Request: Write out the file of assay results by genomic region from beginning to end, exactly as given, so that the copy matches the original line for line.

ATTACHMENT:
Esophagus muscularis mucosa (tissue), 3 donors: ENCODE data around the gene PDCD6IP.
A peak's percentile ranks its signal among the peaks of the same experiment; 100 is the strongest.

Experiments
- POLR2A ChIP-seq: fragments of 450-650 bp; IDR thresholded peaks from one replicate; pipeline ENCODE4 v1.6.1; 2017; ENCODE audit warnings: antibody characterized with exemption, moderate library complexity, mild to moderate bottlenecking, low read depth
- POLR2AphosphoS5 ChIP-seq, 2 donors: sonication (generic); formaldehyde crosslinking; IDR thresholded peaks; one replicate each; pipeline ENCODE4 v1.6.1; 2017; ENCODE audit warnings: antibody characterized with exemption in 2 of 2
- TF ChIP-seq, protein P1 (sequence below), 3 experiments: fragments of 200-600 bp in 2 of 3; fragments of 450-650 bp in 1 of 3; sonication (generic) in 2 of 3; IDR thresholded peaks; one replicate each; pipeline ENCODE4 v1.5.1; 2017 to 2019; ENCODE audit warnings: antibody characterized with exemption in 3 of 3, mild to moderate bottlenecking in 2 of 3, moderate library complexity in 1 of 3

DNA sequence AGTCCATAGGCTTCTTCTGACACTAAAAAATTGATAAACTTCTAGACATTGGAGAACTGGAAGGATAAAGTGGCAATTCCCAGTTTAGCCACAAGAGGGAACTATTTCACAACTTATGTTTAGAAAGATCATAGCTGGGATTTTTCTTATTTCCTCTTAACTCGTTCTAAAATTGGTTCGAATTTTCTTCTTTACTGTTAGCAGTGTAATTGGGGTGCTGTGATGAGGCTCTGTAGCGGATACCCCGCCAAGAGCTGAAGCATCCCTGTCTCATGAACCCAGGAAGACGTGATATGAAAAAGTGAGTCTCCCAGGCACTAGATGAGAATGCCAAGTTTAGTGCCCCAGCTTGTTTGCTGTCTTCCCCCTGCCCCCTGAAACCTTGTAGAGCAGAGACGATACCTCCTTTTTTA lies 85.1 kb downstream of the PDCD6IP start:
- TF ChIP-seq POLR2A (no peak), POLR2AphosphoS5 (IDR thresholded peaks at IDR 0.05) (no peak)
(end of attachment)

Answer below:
Esophagus muscularis mucosa (tissue), 3 donors: ENCODE data around the gene PDCD6IP.
A peak's percentile ranks its signal among the peaks of the same experiment; 100 is the strongest.

Experiments
- POLR2A ChIP-seq: fragments of 450-650 bp; IDR thresholded peaks from one replicate; pipeline ENCODE4 v1.6.1; 2017; ENCODE audit warnings: antibody characterized with exemption, moderate library complexity, mild to moderate bottlenecking, low read depth
- POLR2AphosphoS5 ChIP-seq, 2 donors: sonication (generic); formaldehyde crosslinking; IDR thresholded peaks; one replicate each; pipeline ENCODE4 v1.6.1; 2017; ENCODE audit warnings: antibody characterized with exemption in 2 of 2
- TF ChIP-seq, protein P1 (sequence below), 3 experiments: fragments of 200-600 bp in 2 of 3; fragments of 450-650 bp in 1 of 3; sonication (generic) in 2 of 3; IDR thresholded peaks; one replicate each; pipeline ENCODE4 v1.5.1; 2017 to 2019; ENCODE audit warnings: antibody characterized with exemption in 3 of 3, mild to moderate bottlenecking in 2 of 3, moderate library complexity in 1 of 3

DNA sequence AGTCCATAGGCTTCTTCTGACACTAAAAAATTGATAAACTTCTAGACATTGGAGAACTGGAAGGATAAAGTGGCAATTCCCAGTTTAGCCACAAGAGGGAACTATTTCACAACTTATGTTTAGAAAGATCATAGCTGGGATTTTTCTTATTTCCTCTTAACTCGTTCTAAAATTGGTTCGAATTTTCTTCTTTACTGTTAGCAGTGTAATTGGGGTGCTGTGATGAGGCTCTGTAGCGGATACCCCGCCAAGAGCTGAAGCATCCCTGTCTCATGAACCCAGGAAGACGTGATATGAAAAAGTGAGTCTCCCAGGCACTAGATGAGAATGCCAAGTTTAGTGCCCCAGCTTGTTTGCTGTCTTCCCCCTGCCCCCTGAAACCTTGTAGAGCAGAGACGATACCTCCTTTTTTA lies 85.1 kb downstream of the PDCD6IP start:
- TF ChIP-seq POLR2A (no peak), POLR2AphosphoS5 (IDR thresholded peaks at IDR 0.05) (no peak)